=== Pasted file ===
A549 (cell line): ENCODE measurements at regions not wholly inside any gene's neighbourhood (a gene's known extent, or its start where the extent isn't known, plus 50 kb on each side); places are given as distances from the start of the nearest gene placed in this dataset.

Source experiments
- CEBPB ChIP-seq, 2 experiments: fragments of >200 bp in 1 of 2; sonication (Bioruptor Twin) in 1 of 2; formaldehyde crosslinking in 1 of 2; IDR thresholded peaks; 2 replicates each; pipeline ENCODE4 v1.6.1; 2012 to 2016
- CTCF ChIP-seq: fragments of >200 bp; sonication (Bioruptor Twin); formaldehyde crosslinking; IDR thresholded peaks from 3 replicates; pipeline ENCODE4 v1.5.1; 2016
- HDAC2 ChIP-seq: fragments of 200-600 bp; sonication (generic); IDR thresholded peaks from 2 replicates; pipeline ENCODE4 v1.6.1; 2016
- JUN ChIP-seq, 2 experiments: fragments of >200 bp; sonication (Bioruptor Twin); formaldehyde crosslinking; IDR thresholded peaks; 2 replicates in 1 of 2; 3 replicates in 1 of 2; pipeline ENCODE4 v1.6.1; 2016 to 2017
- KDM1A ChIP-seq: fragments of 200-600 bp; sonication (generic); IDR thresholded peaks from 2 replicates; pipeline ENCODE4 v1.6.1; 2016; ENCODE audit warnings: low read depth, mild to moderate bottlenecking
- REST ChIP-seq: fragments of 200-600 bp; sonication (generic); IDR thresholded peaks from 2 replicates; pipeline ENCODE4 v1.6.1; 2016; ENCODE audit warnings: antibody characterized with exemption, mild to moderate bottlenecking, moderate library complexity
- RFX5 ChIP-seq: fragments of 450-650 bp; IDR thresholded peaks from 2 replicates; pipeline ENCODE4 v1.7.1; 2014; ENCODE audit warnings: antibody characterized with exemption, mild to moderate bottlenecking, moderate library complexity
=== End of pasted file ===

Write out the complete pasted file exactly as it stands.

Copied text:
A549 (cell line): ENCODE measurements at regions not wholly inside any gene's neighbourhood (a gene's known extent, or its start where the extent isn't known, plus 50 kb on each side); places are given as distances from the start of the nearest gene placed in this dataset.

Source experiments
- CEBPB ChIP-seq, 2 experiments: fragments of >200 bp in 1 of 2; sonication (Bioruptor Twin) in 1 of 2; formaldehyde crosslinking in 1 of 2; IDR thresholded peaks; 2 replicates each; pipeline ENCODE4 v1.6.1; 2012 to 2016
- CTCF ChIP-seq: fragments of >200 bp; sonication (Bioruptor Twin); formaldehyde crosslinking; IDR thresholded peaks from 3 replicates; pipeline ENCODE4 v1.5.1; 2016
- HDAC2 ChIP-seq: fragments of 200-600 bp; sonication (generic); IDR thresholded peaks from 2 replicates; pipeline ENCODE4 v1.6.1; 2016
- JUN ChIP-seq, 2 experiments: fragments of >200 bp; sonication (Bioruptor Twin); formaldehyde crosslinking; IDR thresholded peaks; 2 replicates in 1 of 2; 3 replicates in 1 of 2; pipeline ENCODE4 v1.6.1; 2016 to 2017
- KDM1A ChIP-seq: fragments of 200-600 bp; sonication (generic); IDR thresholded peaks from 2 replicates; pipeline ENCODE4 v1.6.1; 2016; ENCODE audit warnings: low read depth, mild to moderate bottlenecking
- REST ChIP-seq: fragments of 200-600 bp; sonication (generic); IDR thresholded peaks from 2 replicates; pipeline ENCODE4 v1.6.1; 2016; ENCODE audit warnings: antibody characterized with exemption, mild to moderate bottlenecking, moderate library complexity
- RFX5 ChIP-seq: fragments of 450-650 bp; IDR thresholded peaks from 2 replicates; pipeline ENCODE4 v1.7.1; 2014; ENCODE audit warnings: antibody characterized with exemption, mild to moderate bottlenecking, moderate library complexity